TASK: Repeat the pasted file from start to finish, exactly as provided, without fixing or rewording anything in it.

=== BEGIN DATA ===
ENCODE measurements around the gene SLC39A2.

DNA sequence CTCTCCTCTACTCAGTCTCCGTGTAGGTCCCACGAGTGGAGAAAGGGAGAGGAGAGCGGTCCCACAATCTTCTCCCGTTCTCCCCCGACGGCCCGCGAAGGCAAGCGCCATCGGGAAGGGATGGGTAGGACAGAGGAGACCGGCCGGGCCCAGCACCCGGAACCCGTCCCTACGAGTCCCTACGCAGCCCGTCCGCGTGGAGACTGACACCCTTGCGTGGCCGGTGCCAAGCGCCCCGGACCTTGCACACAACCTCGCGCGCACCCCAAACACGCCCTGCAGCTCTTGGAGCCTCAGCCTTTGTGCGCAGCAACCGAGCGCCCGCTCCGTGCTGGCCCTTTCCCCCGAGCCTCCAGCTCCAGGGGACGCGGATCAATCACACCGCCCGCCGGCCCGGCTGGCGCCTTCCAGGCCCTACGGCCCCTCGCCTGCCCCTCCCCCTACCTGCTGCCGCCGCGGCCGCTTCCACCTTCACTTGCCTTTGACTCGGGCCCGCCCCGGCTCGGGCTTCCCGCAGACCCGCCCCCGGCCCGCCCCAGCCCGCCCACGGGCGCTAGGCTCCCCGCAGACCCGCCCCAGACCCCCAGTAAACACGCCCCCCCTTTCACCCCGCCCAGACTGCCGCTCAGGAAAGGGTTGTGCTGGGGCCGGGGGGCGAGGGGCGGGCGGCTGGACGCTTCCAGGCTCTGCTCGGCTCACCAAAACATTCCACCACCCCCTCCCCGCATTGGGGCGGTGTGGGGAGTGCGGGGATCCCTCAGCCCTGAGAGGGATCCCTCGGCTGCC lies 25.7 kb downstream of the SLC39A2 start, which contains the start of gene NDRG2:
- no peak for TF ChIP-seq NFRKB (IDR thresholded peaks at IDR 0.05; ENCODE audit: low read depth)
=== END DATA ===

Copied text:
ENCODE measurements around the gene SLC39A2.

DNA sequence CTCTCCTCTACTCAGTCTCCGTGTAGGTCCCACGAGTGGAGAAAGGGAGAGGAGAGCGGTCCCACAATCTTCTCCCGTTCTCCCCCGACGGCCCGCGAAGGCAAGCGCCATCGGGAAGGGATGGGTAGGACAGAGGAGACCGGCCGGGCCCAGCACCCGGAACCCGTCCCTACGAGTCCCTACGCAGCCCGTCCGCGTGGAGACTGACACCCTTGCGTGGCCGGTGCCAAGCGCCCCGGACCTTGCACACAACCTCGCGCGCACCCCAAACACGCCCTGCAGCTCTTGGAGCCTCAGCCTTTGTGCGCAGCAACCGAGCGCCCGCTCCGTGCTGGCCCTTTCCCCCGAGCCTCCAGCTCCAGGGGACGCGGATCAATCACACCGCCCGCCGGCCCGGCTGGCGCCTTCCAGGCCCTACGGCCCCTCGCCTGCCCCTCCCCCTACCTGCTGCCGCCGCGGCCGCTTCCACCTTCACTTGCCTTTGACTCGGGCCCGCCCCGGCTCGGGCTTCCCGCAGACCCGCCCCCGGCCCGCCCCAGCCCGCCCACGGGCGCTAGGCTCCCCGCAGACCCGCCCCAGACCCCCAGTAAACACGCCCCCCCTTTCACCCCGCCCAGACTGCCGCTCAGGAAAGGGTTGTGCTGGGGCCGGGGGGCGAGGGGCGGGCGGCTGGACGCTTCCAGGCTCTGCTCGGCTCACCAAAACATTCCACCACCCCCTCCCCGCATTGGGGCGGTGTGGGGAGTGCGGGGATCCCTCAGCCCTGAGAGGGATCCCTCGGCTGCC lies 25.7 kb downstream of the SLC39A2 start, which contains the start of gene NDRG2:
- no peak for TF ChIP-seq NFRKB (IDR thresholded peaks at IDR 0.05; ENCODE audit: low read depth)